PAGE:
Fluoroscopic cranial radiation exposure in spine surgery: A prospective single-center evaluation in operating room personnel

Laila Malani Mohammad, James Messegee, M. Omar Chohan, Christopher L. Taylor

Research output: Contribution to journalArticle

Abstract

Background: Cranial radiation exposure during instrumented spine surgery is not well documented. We set out to measure this risk to the patient, surgeon, surgical resident, and scrub technician during these procedures. Methods: Forty-seven individuals were enrolled during a 1.5-year period between October 2014 and March 2016 at the University of New Mexico Department of Neurosurgery. Radiation doses were obtained through electronic dosimeters placed on the surgical cap over the temporal scalp (bilaterally on surgeon and resident assist, unilaterally on surgical scrub on the side facing radiation source) and on the midline of the patient’s exposed cranium. Results: Of the 47 procedures, 39 (83%) were open and 8 (17%) were minimally invasive or percutaneous instrumented procedures. A total of 91 motion segments were treated, with a mean of 1.9 levels per case (57% lumbosacral, 34% cervical, and 2.1% thoracic). Total fluoroscopic time was 12.9 minutes. Mean dose per case (mrem/ case) was calculated for the spine surgeon (1.4), resident assist (1.4), surgical scrub (1.2), and the patient (3.6). All doses were within federal safety guidelines. A spine surgeon would need to perform more than 1400 cases per year to reach the current federal maximum permissible dose for head exposure. Conclusions: There was no difference in cranial radiation exposure between operating room staff during spine surgeries. Moreover, the doses measured at the cranium were within national safety limits. Current protective technologies have significantly reduced the amount of ionizing radiation exposure during routine spine procedures; however, changes in behavior or equipment may further reduce radiation exposure to health care workers. Clinical Relevance: Radiation exposure to patients and hospital staff remains a major concern in the practice of modern spine surgery. Cranial exposure remains the only established environmental risk factor for brain tumors, such as gliomas and meningiomas. Our study shows that all those exposed to radiation during spine surgery had cranial doses well within the national safety limits.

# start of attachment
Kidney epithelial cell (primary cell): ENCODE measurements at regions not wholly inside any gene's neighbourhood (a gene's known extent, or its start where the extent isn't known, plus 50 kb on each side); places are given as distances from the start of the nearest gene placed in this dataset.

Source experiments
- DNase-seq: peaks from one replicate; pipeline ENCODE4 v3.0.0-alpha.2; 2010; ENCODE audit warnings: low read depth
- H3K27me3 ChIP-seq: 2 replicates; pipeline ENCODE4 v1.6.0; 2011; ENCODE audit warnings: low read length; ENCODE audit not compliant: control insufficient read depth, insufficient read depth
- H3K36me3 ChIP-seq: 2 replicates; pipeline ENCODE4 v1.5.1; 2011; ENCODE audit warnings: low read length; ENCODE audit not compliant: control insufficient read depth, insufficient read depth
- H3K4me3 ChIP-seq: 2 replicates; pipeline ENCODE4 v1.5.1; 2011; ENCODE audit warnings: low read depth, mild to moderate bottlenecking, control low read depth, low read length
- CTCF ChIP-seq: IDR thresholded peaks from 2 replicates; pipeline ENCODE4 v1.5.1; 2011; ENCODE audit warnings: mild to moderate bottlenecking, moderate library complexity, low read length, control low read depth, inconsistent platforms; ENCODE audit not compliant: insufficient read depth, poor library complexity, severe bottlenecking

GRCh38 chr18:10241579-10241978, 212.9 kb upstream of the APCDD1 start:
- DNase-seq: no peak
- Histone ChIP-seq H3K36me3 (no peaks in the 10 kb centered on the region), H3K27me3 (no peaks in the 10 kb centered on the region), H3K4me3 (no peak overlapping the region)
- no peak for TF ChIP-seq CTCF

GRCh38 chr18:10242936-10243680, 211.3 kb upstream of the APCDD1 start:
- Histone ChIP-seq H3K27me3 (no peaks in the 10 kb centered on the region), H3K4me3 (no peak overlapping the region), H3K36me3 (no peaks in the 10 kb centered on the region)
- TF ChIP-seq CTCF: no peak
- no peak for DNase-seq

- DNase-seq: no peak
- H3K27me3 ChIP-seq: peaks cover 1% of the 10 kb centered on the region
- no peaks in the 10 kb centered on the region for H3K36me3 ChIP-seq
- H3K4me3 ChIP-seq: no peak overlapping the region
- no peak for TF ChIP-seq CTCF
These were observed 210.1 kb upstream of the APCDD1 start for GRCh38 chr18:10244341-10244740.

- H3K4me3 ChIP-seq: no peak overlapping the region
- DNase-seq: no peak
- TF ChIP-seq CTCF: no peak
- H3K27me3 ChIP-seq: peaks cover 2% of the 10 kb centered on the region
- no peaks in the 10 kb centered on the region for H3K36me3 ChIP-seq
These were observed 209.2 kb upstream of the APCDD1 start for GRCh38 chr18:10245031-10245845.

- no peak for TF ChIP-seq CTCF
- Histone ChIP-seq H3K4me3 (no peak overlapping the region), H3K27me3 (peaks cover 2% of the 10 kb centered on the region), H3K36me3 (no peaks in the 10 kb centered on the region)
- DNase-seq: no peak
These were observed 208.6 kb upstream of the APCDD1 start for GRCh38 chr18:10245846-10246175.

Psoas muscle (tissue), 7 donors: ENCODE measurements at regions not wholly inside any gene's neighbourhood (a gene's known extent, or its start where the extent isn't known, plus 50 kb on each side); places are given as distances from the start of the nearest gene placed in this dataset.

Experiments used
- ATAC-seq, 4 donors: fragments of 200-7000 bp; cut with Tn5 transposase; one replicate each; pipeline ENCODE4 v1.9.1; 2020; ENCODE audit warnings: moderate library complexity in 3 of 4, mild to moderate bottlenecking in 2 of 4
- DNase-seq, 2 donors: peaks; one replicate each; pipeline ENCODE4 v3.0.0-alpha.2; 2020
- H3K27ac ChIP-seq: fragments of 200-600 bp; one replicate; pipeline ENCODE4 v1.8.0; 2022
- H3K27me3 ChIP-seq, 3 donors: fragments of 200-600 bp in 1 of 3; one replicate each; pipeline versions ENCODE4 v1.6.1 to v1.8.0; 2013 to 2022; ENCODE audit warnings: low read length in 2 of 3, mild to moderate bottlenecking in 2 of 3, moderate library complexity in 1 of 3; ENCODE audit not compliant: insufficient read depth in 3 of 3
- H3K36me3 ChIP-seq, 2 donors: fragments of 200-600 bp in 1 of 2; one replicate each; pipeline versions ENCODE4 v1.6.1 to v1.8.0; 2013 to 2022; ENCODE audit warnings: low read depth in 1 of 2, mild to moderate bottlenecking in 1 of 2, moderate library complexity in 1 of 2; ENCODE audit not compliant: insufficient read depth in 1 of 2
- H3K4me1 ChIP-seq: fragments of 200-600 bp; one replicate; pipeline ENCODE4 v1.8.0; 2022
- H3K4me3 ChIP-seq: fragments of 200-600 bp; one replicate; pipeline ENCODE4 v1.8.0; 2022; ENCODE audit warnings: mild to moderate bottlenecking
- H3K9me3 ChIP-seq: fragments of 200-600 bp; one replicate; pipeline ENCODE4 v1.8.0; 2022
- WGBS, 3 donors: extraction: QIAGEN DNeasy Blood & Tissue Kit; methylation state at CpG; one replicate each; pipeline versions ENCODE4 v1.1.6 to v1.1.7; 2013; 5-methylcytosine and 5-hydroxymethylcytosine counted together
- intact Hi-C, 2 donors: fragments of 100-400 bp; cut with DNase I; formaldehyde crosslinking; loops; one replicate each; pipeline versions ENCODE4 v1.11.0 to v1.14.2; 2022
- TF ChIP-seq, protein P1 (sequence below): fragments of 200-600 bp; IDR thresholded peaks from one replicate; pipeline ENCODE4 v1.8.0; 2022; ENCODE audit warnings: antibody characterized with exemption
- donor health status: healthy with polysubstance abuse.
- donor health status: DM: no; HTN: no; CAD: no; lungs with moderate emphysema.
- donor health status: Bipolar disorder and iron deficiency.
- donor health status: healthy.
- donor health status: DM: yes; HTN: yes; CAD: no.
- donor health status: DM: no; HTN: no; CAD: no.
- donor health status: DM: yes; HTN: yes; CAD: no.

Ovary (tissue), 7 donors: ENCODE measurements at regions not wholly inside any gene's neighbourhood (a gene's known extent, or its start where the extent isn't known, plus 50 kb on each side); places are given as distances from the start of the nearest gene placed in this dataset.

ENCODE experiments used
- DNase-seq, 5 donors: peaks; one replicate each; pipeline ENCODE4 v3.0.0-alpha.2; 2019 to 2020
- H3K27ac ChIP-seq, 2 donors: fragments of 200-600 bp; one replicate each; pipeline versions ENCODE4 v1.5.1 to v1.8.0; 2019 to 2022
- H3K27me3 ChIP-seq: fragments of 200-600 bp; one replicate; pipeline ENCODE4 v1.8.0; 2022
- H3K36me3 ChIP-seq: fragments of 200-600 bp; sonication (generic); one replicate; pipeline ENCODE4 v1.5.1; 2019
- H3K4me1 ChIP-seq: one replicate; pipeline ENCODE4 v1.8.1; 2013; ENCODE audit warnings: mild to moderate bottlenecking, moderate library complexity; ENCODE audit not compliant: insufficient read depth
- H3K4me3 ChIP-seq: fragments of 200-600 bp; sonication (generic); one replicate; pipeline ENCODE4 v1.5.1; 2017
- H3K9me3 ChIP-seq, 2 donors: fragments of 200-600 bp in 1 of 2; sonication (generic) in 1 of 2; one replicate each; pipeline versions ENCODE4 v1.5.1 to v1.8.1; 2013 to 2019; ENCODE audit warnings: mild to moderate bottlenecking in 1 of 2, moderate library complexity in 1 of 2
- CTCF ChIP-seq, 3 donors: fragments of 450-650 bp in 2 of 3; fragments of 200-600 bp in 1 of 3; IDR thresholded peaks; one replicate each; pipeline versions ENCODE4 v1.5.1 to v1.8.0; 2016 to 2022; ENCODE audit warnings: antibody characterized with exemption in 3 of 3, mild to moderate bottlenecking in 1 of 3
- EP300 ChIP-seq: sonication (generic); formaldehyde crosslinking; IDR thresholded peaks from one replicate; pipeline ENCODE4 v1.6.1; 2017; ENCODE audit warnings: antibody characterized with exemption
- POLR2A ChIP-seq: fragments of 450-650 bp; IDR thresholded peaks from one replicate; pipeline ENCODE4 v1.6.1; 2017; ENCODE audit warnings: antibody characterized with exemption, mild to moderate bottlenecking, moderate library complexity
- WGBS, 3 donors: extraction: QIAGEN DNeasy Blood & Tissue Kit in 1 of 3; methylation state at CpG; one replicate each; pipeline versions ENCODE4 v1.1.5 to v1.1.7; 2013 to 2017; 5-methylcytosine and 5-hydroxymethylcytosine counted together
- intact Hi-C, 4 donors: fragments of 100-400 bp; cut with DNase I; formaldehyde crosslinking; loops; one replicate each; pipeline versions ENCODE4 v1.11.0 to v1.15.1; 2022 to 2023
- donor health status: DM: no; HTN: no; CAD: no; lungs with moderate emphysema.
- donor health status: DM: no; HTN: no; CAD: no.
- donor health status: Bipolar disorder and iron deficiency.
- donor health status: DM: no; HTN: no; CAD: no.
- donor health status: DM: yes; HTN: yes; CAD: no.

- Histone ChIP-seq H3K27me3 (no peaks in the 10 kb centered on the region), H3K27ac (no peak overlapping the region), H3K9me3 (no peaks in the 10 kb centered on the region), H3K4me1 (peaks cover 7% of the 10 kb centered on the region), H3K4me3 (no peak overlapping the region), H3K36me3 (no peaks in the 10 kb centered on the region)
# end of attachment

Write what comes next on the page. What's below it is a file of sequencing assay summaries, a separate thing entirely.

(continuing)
Original languageEnglish (US)
Pages (from-to)28-32
Number of pages5
JournalInternational Journal of Spine Surgery
Volume13
Issue number1
DOIs
StatePublished - Jan 1 2019
Externally publishedYes

Fingerprint

Operating Rooms
Spine
Radiation
Safety
Skull
Background Radiation
Neurosurgery
Meningioma
Ionizing Radiation
Radiation Exposure
Scalp
Brain Neoplasms
Glioma
Thorax
Head
Guidelines
Technology
Delivery of Health Care
Equipment and Supplies
Surgeons

Keywords

  • Cranial radiation
  • Exposure
  • Radiation
  • Spinal surgery

ASJC Scopus subject areas

  • Surgery
  • Orthopedics and Sports Medicine

Cite this

Fluoroscopic cranial radiation exposure in spine surgery : A prospective single-center evaluation in operating room personnel. / Mohammad, Laila Malani; Messegee, James; Chohan, M. Omar; Taylor, Christopher L.

In: International Journal of Spine Surgery, Vol. 13, No. 1, 01.01.2019, p. 28-32.

Research output: Contribution to journalArticle

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abstract = "Background: Cranial radiation exposure during instrumented spine surgery is not well documented. We set out to measure this risk to the patient, surgeon, surgical resident, and scrub technician during these procedures. Methods: Forty-seven individuals were enrolled during a 1.5-year period between October 2014 and March 2016 at the University of New Mexico Department of Neurosurgery. Radiation doses were obtained through electronic dosimeters placed on the surgical cap over the temporal scalp (bilaterally on surgeon and resident assist, unilaterally on surgical scrub on the side facing radiation source) and on the midline of the patient’s exposed cranium. Results: Of the 47 procedures, 39 (83{\%}) were open and 8 (17{\%}) were minimally invasive or percutaneous instrumented procedures. A total of 91 motion segments were treated, with a mean of 1.9 levels per case (57{\%} lumbosacral, 34{\%} cervical, and 2.1{\%} thoracic). Total fluoroscopic time was 12.9 minutes. Mean dose per case (mrem/ case) was calculated for the spine surgeon (1.4), resident assist (1.4), surgical scrub (1.2), and the patient (3.6). All doses were within federal safety guidelines. A spine surgeon would need to perform more than 1400 cases per year to reach the current federal maximum permissible dose for head exposure. Conclusions: There was no difference in cranial radiation exposure between operating room staff during spine surgeries. Moreover, the doses measured at the cranium were within national safety limits. Current protective technologies have significantly reduced the amount of ionizing radiation exposure during routine spine procedures; however, changes in behavior or equipment may further reduce radiation exposure to health care workers. Clinical Relevance: Radiation exposure to patients and hospital staff remains a major concern in the practice of modern spine surgery. Cranial exposure remains the only established environmental risk factor for brain tumors, such as gliomas and meningiomas. Our study shows that all those exposed to radiation during spine surgery had cranial doses well within the national safety limits.",
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